United’s members in the west have been a priority from the beginning, due to the severe lack of adequate internet in the area. United’s network was designed to provide fiber-to-the home (FTTH) access to 80 percent of the membership overall, and fixed wireless access to the remaining 20 percent where FTTH construction is not economically feasible. For that reason, United’s western service territory has been designed to include a fiber/fixed-wireless hybrid technology. United has begun the process of constructing this hybrid system, and to date has installed two monopoles in the Stephenville area. Eventually United expects to overlap coverage areas with many more monopoles that will broadcast a line-of-sight wireless signal to homes within a three-mile radius. Each monopole also will be connected to United’s fiber-optic network. In instances where member residences fall within 1,500 feet of the fiber backbone, United plans to provide, where possible, fiber-to-the-home service instead of fixed-wireless technology.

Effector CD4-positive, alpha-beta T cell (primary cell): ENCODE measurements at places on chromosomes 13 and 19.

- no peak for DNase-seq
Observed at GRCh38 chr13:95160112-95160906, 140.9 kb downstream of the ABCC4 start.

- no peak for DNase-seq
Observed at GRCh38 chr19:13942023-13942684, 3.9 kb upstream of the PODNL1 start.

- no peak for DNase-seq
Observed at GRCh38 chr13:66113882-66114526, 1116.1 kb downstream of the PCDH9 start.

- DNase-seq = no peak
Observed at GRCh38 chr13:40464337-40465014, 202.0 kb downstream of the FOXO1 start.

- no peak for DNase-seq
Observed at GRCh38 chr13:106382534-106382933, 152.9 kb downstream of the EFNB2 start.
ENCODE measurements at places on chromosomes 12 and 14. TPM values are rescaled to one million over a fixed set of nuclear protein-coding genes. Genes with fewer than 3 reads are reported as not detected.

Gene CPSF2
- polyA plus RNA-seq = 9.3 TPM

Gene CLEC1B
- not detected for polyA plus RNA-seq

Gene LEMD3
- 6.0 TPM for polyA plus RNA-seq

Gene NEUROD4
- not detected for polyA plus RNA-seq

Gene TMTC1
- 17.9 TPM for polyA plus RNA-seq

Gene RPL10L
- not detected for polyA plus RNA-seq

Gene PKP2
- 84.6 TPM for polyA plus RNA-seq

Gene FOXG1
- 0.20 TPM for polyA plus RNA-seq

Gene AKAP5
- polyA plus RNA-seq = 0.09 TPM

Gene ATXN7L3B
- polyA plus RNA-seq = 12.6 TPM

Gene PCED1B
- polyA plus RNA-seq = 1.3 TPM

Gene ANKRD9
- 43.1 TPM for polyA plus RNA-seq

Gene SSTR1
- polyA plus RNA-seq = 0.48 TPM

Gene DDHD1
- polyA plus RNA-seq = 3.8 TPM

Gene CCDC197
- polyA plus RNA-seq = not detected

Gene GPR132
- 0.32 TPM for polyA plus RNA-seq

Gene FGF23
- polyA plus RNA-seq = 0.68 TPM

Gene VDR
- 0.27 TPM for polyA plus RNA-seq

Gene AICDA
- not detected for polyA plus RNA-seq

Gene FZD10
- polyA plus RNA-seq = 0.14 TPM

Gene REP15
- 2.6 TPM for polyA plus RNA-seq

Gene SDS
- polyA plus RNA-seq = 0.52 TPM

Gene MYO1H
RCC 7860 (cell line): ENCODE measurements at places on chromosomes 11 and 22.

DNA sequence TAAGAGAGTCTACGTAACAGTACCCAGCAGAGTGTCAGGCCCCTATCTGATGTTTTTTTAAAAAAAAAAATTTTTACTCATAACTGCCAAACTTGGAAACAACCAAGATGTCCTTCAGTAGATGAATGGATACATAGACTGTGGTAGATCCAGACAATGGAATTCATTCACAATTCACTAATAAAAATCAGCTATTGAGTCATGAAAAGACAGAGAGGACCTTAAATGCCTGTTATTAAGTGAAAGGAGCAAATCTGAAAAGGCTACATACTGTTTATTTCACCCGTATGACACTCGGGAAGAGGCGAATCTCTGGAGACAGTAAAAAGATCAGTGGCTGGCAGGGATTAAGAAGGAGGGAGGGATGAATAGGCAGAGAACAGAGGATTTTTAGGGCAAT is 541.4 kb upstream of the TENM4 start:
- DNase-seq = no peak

Parts of United’s hilly, western territory pose a challenging landscape for obtaining proper line of sight, and thus fixed wireless technology. Some members, such as Keith, live in areas with a clear line of sight and can enjoy the benefits of United’s high-speed fixed wireless service. United continually tests this technology and takes appropriate measures to provide its members the highest level of service quality possible.
United also has begun beta testing for businesses and larger facilities. One such beta member has been Cana Baptist Church in Burleson. The church suspended in-person services back in March.